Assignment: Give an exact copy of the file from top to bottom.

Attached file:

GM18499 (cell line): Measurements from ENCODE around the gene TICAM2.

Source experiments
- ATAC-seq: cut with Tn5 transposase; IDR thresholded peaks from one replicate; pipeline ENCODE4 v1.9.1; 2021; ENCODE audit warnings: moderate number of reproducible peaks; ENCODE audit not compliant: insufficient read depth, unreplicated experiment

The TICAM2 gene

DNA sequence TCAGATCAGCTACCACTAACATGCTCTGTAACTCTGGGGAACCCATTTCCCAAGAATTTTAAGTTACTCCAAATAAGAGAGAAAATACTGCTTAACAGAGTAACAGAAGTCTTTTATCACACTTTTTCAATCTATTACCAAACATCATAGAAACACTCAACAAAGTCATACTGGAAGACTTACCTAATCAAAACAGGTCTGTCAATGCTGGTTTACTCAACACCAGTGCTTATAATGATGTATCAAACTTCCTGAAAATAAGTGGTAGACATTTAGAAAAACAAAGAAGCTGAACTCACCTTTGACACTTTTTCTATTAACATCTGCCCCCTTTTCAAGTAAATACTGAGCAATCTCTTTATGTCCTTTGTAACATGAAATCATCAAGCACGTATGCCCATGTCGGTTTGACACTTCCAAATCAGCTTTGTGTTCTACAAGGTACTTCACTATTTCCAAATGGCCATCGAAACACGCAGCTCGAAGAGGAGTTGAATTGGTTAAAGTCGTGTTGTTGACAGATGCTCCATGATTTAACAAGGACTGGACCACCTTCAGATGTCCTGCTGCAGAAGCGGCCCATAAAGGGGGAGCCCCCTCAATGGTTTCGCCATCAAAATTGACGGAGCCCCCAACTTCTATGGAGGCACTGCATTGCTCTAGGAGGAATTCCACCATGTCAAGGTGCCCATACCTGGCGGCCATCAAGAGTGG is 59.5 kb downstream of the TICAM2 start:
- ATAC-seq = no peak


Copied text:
GM18499 (cell line): Measurements from ENCODE around the gene TICAM2.

Source experiments
- ATAC-seq: cut with Tn5 transposase; IDR thresholded peaks from one replicate; pipeline ENCODE4 v1.9.1; 2021; ENCODE audit warnings: moderate number of reproducible peaks; ENCODE audit not compliant: insufficient read depth, unreplicated experiment

The TICAM2 gene

DNA sequence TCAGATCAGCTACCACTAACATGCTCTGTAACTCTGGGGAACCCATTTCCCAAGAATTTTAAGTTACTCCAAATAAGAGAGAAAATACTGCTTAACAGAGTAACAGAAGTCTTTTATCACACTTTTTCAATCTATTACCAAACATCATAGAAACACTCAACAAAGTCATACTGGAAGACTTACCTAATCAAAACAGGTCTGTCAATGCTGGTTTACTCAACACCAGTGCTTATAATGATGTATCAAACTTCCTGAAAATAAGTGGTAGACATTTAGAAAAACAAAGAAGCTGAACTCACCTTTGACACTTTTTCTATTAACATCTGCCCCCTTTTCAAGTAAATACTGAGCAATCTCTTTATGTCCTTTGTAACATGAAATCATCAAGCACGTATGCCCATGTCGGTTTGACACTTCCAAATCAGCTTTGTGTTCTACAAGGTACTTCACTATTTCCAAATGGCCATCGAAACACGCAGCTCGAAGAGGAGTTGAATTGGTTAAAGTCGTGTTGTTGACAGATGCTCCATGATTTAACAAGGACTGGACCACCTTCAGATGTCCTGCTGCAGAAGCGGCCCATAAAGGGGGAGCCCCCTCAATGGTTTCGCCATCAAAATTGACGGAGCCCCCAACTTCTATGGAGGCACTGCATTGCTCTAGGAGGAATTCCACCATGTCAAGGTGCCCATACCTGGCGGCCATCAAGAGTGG is 59.5 kb downstream of the TICAM2 start:
- ATAC-seq = no peak